Caster Semenya, in a piece published in the Players’ Tribune on Friday, wrote that she is not done fighting for her right to compete in track and field as a woman and called rules to bar her from the International Association of Athletics Federations “bull.”
In May, the Court of Arbitration for Sport ruled against Semenya in deciding limitations for testosterone in female athletes. Semenya, who was born with a male XY chromosome pattern and thus has a testosterone level higher than most females, has won two Olympic gold medals in the 800-meter race. But the ruling prevents Semenya from participating in certain women’s events such as the 800, unless she takes drugs to suppress her testosterone level.
Semenya has refused, and she is fighting a ruling that she believes is unjust and specifically targeted at her because she has won at the highest level. Semenya wrote:
I do not want to change my body. I do not know what effects that medicine will have on my body for the rest of my life. I know the reason for this is because I am great. If I had high testosterone and wasn’t winning would they even care at all? I know it is a way to have control.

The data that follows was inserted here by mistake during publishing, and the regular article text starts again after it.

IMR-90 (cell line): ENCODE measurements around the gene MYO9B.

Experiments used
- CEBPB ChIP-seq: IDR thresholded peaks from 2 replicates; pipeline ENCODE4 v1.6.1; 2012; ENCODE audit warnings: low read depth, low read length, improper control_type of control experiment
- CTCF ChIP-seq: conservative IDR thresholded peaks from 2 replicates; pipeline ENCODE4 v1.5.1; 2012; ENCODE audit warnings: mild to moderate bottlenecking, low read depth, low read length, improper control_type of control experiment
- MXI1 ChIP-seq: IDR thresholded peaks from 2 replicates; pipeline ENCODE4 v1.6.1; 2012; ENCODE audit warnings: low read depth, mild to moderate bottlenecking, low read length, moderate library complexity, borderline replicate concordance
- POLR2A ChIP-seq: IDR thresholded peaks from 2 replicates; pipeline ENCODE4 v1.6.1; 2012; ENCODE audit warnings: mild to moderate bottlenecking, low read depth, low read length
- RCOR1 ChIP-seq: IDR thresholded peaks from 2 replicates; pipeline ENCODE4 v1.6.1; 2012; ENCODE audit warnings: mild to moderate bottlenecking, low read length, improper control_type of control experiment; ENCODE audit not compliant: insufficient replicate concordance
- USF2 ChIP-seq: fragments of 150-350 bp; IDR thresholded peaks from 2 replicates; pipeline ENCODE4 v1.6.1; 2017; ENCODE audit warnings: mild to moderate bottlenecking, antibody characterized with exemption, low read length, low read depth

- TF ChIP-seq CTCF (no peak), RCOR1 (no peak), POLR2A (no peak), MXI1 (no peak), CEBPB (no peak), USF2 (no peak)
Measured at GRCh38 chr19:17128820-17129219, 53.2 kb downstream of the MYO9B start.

Semenya, 28, wrote that she wanted to be a soldier as a little girl, and that in a similar way, she is fighting. She called out the IAAF for subjecting her to dehumanizing tests when they would not put their own family members through them. When she burst onto the scene in 2009 and won her first gold medal in the IAAF World Championships, Semenya said all she heard was criticism and few congratulations:
“They saw me as science. They wanted to test my body. But you know what I do? I ignore all of them. I do not read such things. I do not hear them.”
There have been rumblings of Semenya leaving her track career behind after the ruling, rumors which only increased when she joined a women’s soccer team in South Africa earlier this month, calling it a “new journey.”
But whether it is soccer or track, Semenya makes clear in her first-person story that she is not going to allow gender-based rules to defeat her.
“I cannot be a hero yet because I am not done,” she wrote to end the piece.
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